The Great American Snuff Movie (2003) poster

The Great American Snuff Film (2003)

Rating:

USA. 2003.

Crew

Director/Screenplay/Photography – Sean Tretta, Based on the Book Murder on Film: The Crimes of William Allen Grone by Iowa Nixon, Producers – Ryan Hutman, Mike Marsh & Sean Tretta, Music – Ryan Hutman. Production Company – Ominous Productions.

Cast

Mike Marsh (William Allen Grone), Ryan Hutman (Roy Walker), Melinda Lorenz (Sarah), Holi Tavernier (Maddy), Jason Dinger (Chuck), Melanie Trimble (Hooker)


Plot

In 1998, William Allen Grone was arrested in Arizona and charged as a serial killer. In his possession was found a snuff film showing him murdering a girl. This film is a dramatisation of the events in March 1995 that led up to the making of that film. Grone and his good friend Roy Walker abducted two girls and took them to Roy’s junkyard where they imprisoned and proceeded to degrade and torture them, Grone all the while shooting an 8mm film of them doing so.


The Great American Snuff Film comes with an ingenious marketing strategy, albeit one borrowed from The Blair Witch Project (1999). Indeed, The Great American Snuff Film could be construed as 8MM (1999) by way of The Blair Witch Project. Essentially, the filmmakers have set out to fool the public into believing that they are watching a true crime story about the making of a snuff film. The real item is supposedly screened at the end and the body of the film hypothetically documents the events leading up to the shooting of the film. [A similar promotional tactic was used in the exploitation film Snuff (1976) and the subsequent Amateur Porn Star Killer (2007) and sequels]. This is presented with utter conviction – the five minutes or so of the snuff film we see at the end are shot in 8mm, without sound and all the grainy processing left intact.

Of course, there was never any serial killer or snuff filmmaker named William Allen Grone – an exhaustive net search on Grone only brings up references to the film. Similarly, the film claims to be based on a non-fiction book about William Grone entitled Murder on Film: The Crimes of William Allen Grone by an Iowa Nixon, although this is a made-up title and a net search for author Iowa Nixon only brings up several entries about Richard Nixon’s Iowa primary campaign. The other point against The Great American Snuff Film‘s authenticity is that surely any film that attempted to screen real film footage of a person murdering someone, which are told has been obtained from police evidence, would be faced by so many lawsuits from family members, from law enforcement agencies for the illegal procurement of evidence and protests from morality groups outraged at the attempt to exploit the material that the finished film would never be released. Sadly, for such an ingenious marketing strategy, it failed to get The Great American Snuff Film a widespread release, although this was probably more due to its hardcore treatment than a failure of conviction. It is amusing to read other reviews where some of the reviewers were taken in and believed they were watching a genuine story.

William Glone (Mike Marsh) leads victims through his junkyard in The Great American Snuff Film (2013)
William Glone (Mike Marsh) leads victims through his junkyard

The Great American Snuff Film has been shot on digital video and with frequent handheld camerawork or in a way that contrives to seem shot out of a video camera. This serves to give the grimness a considerable cinema verite strength. Fairly quickly, the film plunges one into a fucked-up headspace. It becomes disturbing watching the brutalities that Mike Marsh and Ryan Hutman visit on the two girls – like a scene where they have the two girls chained up in a steel cage and are stubbing cigarettes out on their exposed skin. Or some of the flashback scenes with Mike Marsh strangling girls by pulling plastic bags over their heads. When the camera focuses in closeup on the two girls attempting to make an escape by wrenching a nail out with their teeth or trying to pull off their own gags, the effect is entirely pitiful.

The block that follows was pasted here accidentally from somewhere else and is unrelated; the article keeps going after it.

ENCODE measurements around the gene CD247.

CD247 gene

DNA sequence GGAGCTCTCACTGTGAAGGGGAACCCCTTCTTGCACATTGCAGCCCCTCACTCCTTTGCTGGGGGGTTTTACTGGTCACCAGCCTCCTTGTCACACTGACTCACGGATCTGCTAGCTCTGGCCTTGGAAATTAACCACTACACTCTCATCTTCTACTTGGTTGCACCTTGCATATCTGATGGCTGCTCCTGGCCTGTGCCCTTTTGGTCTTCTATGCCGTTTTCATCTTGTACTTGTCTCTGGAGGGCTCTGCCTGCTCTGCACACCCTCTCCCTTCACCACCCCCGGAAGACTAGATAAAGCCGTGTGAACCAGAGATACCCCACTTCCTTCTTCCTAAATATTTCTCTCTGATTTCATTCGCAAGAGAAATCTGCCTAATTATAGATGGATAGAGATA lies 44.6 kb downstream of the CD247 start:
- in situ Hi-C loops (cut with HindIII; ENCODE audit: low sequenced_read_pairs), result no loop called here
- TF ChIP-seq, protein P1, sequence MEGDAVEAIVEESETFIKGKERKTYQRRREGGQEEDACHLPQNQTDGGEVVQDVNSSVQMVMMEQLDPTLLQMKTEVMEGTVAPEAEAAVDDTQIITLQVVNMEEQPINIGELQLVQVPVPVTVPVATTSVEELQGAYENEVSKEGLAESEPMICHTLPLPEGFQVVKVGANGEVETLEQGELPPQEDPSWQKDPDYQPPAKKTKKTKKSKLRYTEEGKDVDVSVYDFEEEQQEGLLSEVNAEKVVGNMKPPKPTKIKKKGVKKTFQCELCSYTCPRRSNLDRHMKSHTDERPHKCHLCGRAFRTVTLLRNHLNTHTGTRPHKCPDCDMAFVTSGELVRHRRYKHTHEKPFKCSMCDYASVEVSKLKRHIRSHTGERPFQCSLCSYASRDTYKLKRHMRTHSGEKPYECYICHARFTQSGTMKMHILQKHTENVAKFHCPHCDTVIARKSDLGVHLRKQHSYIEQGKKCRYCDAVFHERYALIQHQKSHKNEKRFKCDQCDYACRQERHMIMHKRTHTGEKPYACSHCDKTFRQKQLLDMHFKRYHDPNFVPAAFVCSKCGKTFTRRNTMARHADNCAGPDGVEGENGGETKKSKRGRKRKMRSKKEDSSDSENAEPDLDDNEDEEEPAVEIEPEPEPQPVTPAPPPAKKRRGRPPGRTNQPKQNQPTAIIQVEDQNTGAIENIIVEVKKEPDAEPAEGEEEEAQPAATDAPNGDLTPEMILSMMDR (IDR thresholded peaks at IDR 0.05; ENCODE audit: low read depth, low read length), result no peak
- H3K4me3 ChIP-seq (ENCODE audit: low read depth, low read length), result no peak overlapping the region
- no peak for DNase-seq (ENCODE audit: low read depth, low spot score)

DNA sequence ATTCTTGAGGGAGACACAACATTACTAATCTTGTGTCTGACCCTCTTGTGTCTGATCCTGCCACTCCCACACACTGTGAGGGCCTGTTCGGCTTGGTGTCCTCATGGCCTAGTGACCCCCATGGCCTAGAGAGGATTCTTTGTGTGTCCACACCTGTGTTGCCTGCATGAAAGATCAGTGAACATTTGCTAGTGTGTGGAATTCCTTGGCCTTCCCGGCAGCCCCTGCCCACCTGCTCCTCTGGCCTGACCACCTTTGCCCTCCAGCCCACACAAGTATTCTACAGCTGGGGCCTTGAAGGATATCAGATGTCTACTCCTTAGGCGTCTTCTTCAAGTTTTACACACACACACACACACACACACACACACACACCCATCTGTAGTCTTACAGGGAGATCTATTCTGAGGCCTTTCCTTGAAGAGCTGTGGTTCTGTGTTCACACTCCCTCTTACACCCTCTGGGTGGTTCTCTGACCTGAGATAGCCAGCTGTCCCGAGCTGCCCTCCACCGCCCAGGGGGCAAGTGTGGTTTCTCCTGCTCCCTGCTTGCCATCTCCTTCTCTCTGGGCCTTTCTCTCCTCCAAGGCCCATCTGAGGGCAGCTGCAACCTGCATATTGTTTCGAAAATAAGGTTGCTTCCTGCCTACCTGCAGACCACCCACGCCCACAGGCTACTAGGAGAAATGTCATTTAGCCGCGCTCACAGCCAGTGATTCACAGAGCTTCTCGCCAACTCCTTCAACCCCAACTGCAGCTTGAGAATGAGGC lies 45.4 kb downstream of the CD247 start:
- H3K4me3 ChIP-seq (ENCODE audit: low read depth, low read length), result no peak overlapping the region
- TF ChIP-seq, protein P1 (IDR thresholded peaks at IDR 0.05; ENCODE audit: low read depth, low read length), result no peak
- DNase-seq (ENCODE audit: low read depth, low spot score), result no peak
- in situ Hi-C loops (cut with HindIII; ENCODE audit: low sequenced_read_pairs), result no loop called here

Mike Marsh also narrates most of the film is a series of voiceover monologues, which are supposedly taken from William Allen Grone’s diary entries. Listening to him talk about things in his detached and strangely robotic voice eventually becomes haunting: “Like the dog in his yard, he [best friend Ryan Hutman’s Roy] knows who his master is … The freedom he has out here releases him from the wasted formalities of society. But like the dogs in the yard, Roy is an animal.” Particularly good is the film’s ability to nail Grone’s inner psychopathology through these voiceovers – be it his describing the detail of how he processes the 8mm film or his nervous inability to function sexually. There is a particularly chilling passage when Marsh kills Ryan Hutman and then in voiceover says that he feels that he should feel some regret for having killed his only friend but that instead he only feels the same rush that he did with killing all the others. The most disturbed scene is where Marsh picks up a hooker (Melanie Trimble) and then kills her in his house, talking about how he is unable to get an erection “until they stop moving”, with the last image of the scene being him climbing on top to fuck her dead body.

Sean Tretta, Mike Marsh and Ryan Hutman later returned with a sequel The Greatest American Snuff Film (2010).

Director Sean Tretta remained within the horror genre for his subsequent films Death of a Ghost Hunter (2007), The Death Factory Bloodletting (2008) and The Frankenstein Syndrome/The Prometheus Project (2010). The Great American Snuff Film at least marks him as a future talent well worth watching. More recently, he has moved into television as a writer/producer on 12 Monkeys (2015-18).



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